It’s a question of tact and timing. If you don’t understand that, there is really nothing for me to say.

  3. JR says:

    Amanda, we all agree that people are people anywhere in the world. That’s not the point. Are you a big liberal? If you are, do you know Mother Jones? The point is that Mother Jones is very liberal, and even they took issue with Krugman…take a look here

    http://www.motherjones.com/mojo/2011/09/paul-krugman-9-11

    so you see, it’s not an idealogical issue. It’s a human issue. At some point, we are all supposed to transcend these things, in a show of respect.

    Samir has no respect for the families that have suffered today. He’s a new father. One father lost a son, has a daughter that lost a leg, and a wife undergoing brain surgery.

    Now….if that family was in Afghanistan, or Gaza, it would be the same…you mourn for their loss…you don’t write idealogical garbage..it’s inappropriate, and viewed to be so by anyone with a shred of self-respect.

    • awbraae says:

      It is hardly ideological to point out that people outside of America and Western Europe are also the victims of terrorism, both state sponsored and otherwise. Its just a fact, and Samir is right to point out that our perception of an event varies widely depending on where it happens.

  4. JR says:

    Amanda, lastly two questions: Firstly, you said this of me “or you for assuming that only Americans, Bostonians in particular, deserve sympathy?” Can you please point to where I said any such thing?

    Secondly, based on your reading comprehension skills, (or lack thereof) is it safe to infer that you are one of Samir’s students?

  5. Ben says:

    JR. Which part offended you so much? Your straw man Krugman piece blamed people and criticized politicians. Samir advised what, pausing? Thinking? Yet you wish him the worst?

    • JR says:

      Ben, sorry you don’t understand. Really, if it’s not obvious to you, I’m not going to waste my time here.

      • Anna says:

        Yes, JR, it is probably best that you leave — and take your crap “arguments” and concerns with you. The level of personal hostility that you have displayed suggest that this, a forum for people who think before they spew, is really not for you. So, run along, and let the adults talk. Okay?

  6. JR says:

    To be fair, in terms of hostility, it probably all started when Samir asked to be friends with me on facebook, and I saw all of his pictures, like the one with protestors taunting police by holding fishing lines in front of policeman, with donuts on them. I was shocked at that, and offended.

    I go to my grandfather’s grave all of the time and miss him dearly, and I can’t help but be offended with some of what Samir spews. I really shouldn’t have looked here, but somehow, I knew he was going to say something that was not appropriate for the day.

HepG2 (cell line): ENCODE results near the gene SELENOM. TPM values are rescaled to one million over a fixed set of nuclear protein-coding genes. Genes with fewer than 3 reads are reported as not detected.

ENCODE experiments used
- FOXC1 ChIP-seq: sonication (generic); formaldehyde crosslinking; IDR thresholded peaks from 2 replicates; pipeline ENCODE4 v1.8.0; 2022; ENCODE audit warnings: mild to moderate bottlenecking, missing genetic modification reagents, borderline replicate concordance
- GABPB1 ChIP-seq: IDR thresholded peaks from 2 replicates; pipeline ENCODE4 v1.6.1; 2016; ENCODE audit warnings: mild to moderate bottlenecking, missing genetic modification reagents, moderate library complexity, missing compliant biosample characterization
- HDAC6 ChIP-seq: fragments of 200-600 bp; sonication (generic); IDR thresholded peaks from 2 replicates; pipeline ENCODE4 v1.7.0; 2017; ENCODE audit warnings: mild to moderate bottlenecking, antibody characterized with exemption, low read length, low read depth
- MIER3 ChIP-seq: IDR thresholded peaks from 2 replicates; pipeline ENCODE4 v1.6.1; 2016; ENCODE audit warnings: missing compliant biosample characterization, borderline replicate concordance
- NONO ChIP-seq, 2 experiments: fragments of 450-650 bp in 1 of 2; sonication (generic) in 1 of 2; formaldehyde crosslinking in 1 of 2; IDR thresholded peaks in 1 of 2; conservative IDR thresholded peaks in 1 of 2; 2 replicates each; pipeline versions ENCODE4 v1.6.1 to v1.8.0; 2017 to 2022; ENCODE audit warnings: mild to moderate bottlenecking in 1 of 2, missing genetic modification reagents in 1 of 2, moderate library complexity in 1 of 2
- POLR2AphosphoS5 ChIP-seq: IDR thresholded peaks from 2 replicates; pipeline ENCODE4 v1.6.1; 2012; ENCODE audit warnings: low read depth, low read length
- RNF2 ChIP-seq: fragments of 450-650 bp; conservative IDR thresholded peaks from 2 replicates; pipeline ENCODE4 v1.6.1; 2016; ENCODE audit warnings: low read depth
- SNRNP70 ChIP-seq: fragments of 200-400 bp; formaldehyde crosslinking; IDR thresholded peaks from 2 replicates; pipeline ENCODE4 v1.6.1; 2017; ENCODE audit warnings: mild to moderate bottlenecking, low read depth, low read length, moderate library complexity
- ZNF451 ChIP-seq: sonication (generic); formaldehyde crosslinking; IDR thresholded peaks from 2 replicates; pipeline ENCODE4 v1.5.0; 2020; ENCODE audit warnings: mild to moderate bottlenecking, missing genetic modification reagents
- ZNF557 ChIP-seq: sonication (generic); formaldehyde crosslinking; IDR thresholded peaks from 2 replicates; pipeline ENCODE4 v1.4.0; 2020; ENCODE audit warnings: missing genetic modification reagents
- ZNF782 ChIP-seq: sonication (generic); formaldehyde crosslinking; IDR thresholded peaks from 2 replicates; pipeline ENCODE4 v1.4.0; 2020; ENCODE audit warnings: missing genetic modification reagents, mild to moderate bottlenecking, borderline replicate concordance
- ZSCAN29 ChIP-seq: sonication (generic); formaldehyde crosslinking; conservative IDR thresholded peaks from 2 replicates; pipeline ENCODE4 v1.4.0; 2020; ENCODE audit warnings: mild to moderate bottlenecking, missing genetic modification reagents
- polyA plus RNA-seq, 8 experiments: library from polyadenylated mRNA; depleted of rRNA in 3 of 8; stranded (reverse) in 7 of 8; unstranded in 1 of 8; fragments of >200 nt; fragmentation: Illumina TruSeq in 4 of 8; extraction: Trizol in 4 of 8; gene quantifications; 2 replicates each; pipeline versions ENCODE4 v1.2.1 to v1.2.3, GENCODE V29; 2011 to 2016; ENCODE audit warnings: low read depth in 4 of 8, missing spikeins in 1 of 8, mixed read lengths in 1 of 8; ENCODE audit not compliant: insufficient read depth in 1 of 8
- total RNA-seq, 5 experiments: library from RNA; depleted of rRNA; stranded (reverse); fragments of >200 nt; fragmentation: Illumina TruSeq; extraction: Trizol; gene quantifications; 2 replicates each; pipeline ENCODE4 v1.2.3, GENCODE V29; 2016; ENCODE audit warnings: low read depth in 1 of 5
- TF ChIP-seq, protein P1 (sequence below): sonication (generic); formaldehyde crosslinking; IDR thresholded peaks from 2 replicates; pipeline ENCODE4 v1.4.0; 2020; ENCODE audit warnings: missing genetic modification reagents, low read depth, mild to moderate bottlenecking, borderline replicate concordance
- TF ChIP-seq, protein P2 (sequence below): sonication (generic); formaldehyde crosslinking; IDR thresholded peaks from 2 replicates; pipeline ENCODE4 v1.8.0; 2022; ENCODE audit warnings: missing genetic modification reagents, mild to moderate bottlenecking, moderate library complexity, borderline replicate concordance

(Even though I really dislike him for the way that he has insulted my family, I think he is right in context here, just astounded at his timing. it’s very telling.)

    I tried to explain that he might not know all police, etc. etc..and he did his whole “f. the police” thing, posts about taunting them, etc. no apologies, just hurling insults and ad hominem attacks about all police in general. (How is that different than generalizing about the gaza strip, or afghanistan? that’s not something I do myself, but it seems to bother Samir..I can understand that…too bad the police thing is such a blind spot, in terms of generalizing.)

    It deeply offended me, and I haven’t really liked him ever since. I have a lot of police in my family, and some very close friends, including one that was shot and pulled the bullet out of his body, and then, after that, in another incident, was paralyzed from the waist down.

    And you’re right, I was hostile, probably more than I should have been, but that doesn’t change how I feel about Samir, and it doesn’t change that I am right on his lack of tact and timing. Emotions are running high right now for many people. As a father, I find it particularly troubling.

    As far as I am concerned, he has insulted several generations of my family, and I take it personally. He’s insulted my entire bloodline, repeatedly.

    Right now my good friends are hiding with their children in Cambridge. So to me, it’s a little too soon to start doing ANYTHING other than pray for victims.

  7. Ben says:

    Guess you did waste your time after all. Simply reflecting that a lot of other people in the world go through this a lot more frequently is not in any way disrespectful to the victims of Boston. Any perceived disrespect to you and yours was not intentional, I’d happily wager. I can’t say the same about directly wishing harm to come to him and his family. Seems pretty hypocritical for someone who is sitting around praying.